Hey, where ya headed?
It seems easy enough to answer. But, really, where are you headed?
I don’t watch much television, but when I was lying in bed over the summer with nothing to do, but recover from knee surgery, the t.v. may have been on.
One of the shows I enjoy watching is Criminal Minds. If you’ve never seen it, it’s about a special unit of the F.B.I. that tracks kidnappers, serial killers, rapist, etc. that local law enforcement can’t seem to catch.
One of the characters, Gideon, is one of the most talented and experienced agents in the unit. One day, he’s seen too much and leaves without saying good bye. He just never comes back.
During the final scene of the episode, he’s at a truck stop. The waitress asks, “where are you headed?” Now, remember I told you he’s very intelligent and always seems to have an answer for some of the most difficult cases the unit encounters.
However, his response to her seemingly simple question was, “I’m not really sure. Nowhere in particular.” She then asks, “Well if you don’t know where you’re going, then how will you know when you get there?”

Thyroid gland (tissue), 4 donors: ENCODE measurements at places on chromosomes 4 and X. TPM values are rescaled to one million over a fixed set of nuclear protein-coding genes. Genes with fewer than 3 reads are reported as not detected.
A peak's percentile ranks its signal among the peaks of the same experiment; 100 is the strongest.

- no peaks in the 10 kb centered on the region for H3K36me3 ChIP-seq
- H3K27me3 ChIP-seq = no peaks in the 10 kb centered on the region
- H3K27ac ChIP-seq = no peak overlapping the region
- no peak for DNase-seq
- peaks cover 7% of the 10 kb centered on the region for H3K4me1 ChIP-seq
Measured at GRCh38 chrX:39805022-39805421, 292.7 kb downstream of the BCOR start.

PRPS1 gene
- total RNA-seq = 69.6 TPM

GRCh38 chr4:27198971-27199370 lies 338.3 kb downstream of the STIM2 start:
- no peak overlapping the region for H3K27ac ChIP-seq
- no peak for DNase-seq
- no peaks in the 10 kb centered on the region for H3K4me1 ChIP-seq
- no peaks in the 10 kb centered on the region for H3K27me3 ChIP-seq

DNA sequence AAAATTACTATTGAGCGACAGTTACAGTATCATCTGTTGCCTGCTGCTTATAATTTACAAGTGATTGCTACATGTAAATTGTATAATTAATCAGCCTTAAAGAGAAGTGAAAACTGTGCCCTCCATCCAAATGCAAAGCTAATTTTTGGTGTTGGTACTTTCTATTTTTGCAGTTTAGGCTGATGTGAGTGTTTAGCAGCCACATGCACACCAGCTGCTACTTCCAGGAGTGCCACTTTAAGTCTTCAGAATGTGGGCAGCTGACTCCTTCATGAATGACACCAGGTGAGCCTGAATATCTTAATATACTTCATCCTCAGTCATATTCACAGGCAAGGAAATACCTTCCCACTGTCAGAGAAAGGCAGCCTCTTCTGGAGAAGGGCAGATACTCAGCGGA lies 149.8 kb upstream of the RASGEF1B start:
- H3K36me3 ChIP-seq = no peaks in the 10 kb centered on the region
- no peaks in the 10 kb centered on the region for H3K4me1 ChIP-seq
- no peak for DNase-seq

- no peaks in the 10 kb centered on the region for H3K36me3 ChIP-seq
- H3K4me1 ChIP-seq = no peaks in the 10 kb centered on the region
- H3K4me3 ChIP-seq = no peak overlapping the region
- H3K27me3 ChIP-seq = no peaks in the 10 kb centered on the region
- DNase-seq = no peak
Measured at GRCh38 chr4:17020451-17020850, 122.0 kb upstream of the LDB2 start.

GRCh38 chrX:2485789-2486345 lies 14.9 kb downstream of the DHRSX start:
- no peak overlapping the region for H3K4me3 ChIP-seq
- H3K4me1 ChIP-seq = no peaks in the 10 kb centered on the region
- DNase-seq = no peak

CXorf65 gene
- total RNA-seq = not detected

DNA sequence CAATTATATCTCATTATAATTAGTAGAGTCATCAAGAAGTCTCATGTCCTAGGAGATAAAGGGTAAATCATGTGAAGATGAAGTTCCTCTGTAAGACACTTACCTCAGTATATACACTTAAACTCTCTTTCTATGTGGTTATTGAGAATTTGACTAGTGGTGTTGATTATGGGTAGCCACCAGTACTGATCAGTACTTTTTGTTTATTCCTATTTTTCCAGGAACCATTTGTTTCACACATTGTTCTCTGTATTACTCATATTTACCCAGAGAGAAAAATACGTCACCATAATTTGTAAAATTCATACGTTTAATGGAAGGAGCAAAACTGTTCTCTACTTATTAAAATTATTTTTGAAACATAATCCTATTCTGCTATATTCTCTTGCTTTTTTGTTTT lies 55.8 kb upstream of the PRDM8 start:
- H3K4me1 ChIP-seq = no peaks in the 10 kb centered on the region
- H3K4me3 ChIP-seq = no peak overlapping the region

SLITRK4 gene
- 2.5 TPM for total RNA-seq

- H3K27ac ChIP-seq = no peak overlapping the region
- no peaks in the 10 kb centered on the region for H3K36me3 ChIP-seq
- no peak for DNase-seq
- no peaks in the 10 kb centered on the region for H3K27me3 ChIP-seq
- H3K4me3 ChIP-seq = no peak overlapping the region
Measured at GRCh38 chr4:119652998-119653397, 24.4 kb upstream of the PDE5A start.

His reply, “That is a very good question.” The end of the scene his him walking out of the truck stop, getting in his jeep and driving off.
So, I ask the question again, “Where are ya headed?”
What I really mean is, where are you going with your goals? Do you have a set road map to get there? And when you arrive, will you know when that is and what it looks like?
We like to imagine our situations as being better, but when we’re asked what we’re doing to get there, we have no clue.
Or, even worse, we use the same answer Gideon gave to the waitress, “nowhere in particular.” And then complain when we don’t get what we want or our circumstances worsen.
We’re not in control or in the driver seat of our own lives.
So, again… “Where are ya headed?”
If you know what you want, set time aside and map out how you’re going to get there. No, you don’t have to know every detail of the trip, just like driving in the dark, as long as you can see the next 100 to 200 feet in front of you, you can drive from Atlanta to Los Angeles and arrive successfully.
Start with the end in mind. What the completed picture or goal will look and feel like, and then set out to get it.
Just as you would a road trip. There may be road blocks, detours or traffic, but if you want to get to your destination bad enough, you’ll make it through to the end.
The same idea holds true for our goals, yet we tend to give up when things get hard or everything doesn’t go our way the first time.
If you want it bad enough, you’ll break through those obstacles and arrive at your goal.
So, when you’re asked, “Where are ya headed?” You will be able to say with confidence, “I’m heading (in the direction of my goal!)”
Have fun with this!
Save travels and see you when you return!
Start Strong, Finish Stronger!
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